The U.S. Federal Reserve recently announced its new approach to monetary policy, setting the markets abuzz with rumors. Will mortgage interest rates remain low? Will they jump? Here’s what the Fed’s policy means for mortgage loans.
Historically, the Fed has had two main goals. The first has been to encourage strong employment rates while the second has been to keep the national inflation rate around 2%. On average, the Fed has been fairly successful in its aims. Of course, there have been exceptions, like the recession of 2001 and the Great Recession of 2008. Inflation tanked and unemployment soared in those situations but were corrected within a few years.
The COVID-19 virus has completely upset the traditional Fed model. Unemployment skyrocketed to an unparalleled 14.7% as businesses were shuttered in the early days of the crisis. As of July 2020, the rate has fallen to 10.2%, but that still represents roughly 16 million Americans out of work. Without a clear end in sight to the coronavirus, there is no way to predict the potential effects on the economy.
With that paradigm shift in mind, the Fed decided to alter its stance on inflation and employment. Instead of treating them as equally significant, the Fed will now place greater emphasis on supporting employment strengthening, even if it means allowing inflation to rise higher than 2% for periods of time. This will give the Fed more freedom to employ economic stimulus policies as long as necessary during the COVID-19 predicament.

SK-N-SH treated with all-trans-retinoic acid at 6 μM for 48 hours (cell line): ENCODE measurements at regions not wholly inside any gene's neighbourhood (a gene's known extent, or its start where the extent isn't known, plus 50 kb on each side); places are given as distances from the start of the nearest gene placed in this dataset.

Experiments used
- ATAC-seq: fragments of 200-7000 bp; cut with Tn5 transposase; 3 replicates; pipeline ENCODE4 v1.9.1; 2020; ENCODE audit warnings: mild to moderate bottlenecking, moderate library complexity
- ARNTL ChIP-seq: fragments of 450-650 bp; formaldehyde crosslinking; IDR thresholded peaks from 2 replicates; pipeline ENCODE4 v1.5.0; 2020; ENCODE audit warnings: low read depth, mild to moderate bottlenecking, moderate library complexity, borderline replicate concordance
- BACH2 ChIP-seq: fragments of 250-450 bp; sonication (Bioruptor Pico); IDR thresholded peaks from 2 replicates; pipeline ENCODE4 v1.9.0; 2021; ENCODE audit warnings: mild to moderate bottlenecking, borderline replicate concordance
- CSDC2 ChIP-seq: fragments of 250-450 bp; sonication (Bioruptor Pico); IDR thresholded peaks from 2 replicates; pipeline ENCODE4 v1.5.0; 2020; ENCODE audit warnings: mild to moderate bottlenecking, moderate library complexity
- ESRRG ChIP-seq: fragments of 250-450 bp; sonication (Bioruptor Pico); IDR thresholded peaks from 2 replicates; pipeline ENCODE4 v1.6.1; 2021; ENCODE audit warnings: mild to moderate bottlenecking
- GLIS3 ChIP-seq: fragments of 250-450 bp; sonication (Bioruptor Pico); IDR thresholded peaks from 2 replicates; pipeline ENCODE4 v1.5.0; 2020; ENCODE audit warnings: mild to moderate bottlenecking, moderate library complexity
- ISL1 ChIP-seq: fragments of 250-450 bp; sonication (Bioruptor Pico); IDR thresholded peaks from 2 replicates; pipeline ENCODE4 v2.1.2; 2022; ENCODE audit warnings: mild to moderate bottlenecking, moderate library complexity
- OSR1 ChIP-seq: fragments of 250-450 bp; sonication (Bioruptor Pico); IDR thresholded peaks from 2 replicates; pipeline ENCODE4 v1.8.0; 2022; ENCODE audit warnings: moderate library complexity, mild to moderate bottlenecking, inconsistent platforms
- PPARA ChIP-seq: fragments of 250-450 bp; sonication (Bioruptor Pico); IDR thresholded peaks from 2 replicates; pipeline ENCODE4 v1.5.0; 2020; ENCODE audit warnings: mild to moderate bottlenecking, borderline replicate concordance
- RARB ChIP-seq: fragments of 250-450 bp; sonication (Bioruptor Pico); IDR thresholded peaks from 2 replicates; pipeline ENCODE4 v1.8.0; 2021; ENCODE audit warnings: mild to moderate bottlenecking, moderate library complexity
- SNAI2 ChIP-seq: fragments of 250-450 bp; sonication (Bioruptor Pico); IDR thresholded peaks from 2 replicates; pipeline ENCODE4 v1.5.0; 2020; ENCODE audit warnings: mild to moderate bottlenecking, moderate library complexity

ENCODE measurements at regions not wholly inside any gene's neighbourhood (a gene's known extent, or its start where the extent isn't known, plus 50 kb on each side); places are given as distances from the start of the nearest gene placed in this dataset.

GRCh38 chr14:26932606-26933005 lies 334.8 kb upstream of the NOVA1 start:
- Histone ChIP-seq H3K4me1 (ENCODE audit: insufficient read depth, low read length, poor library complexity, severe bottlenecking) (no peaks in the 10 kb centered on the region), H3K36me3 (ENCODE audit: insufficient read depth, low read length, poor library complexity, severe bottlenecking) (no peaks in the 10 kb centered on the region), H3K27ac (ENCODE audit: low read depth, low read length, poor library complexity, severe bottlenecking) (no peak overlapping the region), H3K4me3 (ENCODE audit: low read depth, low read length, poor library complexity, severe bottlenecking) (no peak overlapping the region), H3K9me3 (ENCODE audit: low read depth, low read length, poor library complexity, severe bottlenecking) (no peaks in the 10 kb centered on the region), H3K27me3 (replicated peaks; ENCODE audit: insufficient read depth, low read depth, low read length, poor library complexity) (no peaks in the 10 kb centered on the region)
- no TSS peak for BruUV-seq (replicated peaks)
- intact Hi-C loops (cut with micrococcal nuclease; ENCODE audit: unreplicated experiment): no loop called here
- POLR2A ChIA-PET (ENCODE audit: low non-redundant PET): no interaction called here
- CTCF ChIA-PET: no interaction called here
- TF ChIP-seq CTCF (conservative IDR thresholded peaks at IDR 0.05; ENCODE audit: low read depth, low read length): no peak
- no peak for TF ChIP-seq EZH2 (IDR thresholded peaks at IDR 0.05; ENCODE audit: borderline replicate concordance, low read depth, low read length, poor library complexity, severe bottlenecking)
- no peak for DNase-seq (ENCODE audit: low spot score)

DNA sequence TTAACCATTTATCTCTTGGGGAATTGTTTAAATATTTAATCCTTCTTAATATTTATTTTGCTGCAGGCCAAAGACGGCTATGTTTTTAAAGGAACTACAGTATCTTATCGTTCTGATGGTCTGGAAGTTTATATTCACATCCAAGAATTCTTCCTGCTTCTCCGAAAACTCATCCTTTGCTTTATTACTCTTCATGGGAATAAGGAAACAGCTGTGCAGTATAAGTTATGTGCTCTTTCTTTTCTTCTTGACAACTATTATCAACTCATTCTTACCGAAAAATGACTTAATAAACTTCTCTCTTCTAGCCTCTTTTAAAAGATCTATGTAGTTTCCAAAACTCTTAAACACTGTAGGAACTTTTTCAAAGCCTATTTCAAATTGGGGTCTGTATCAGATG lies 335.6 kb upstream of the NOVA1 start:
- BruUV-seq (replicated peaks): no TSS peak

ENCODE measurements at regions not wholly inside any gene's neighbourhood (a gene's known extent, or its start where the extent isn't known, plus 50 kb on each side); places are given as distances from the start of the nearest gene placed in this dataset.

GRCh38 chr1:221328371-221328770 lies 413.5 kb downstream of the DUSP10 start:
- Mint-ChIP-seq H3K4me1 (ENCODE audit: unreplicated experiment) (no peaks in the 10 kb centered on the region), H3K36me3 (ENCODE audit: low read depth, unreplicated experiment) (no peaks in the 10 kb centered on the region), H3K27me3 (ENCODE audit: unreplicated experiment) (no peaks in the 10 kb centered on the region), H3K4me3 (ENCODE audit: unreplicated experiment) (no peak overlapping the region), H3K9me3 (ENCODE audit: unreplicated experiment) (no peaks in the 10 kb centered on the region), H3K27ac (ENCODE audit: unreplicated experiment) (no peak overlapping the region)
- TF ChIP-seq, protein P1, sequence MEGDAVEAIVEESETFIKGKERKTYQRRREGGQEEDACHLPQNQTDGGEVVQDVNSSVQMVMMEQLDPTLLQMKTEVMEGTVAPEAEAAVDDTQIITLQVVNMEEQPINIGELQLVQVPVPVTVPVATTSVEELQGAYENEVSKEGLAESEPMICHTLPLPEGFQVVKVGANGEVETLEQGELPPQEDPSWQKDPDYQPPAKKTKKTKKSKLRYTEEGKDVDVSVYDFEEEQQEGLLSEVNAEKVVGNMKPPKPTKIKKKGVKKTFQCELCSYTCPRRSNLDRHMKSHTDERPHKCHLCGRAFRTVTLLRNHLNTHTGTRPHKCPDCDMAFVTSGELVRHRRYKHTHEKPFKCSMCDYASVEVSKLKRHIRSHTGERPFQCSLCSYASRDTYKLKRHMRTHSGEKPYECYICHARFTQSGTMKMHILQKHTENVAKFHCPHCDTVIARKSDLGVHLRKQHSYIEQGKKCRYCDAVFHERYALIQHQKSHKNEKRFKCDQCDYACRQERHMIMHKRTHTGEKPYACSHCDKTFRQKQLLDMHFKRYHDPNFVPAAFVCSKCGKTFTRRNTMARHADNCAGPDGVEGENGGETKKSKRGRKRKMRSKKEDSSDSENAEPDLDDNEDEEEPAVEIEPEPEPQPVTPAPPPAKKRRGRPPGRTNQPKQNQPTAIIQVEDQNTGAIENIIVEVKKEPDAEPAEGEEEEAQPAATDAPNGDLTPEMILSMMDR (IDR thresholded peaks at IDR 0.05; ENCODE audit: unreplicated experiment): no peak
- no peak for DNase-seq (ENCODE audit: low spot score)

Much of the Federal Reserve’s economic power comes from changes to its federal funds rate. The policy changes mean that target interest rate will likely stay near rock-bottom for a long time. While that rate is not directly tied to mortgage rates, it does have some effects.
Mortgage rates are more closely tied to the long-term bond market, specifically 10-year Treasuries. And the movement of those bonds are very much a product of investor sentiment. After the Fed announced its new approach, investors sensed the importance of the new direction and mortgage rates inched down.
By allowing its target rate to stay low, home loan rates have the potential to stay at their near-record lows for an extended period of time, even if inflation starts to take off.
While rates are likely to remain low, there is no indication that the new Fed policy will lead to a dramatic drop. For those currently looking to refinance or buy a home, there is no reason to wait on locking a rate. Mortgage interest rates have already been near all-time lows for several months.
The Fed announcement could make it easier for those considering a purchase or refinance in the coming months or even years, as rates are more likely to stay low for longer.
The bottom line seems to be that in these uncertain coronavirus times, the Federal Reserve has given the economy more wiggle room to recover. That could very well include ultra-low mortgage rates for the foreseeable future. Call us today at 801-221-9400 - we can help you refinance your current mortgage loan and potentially help you save thousands of dollars over the life of your loan.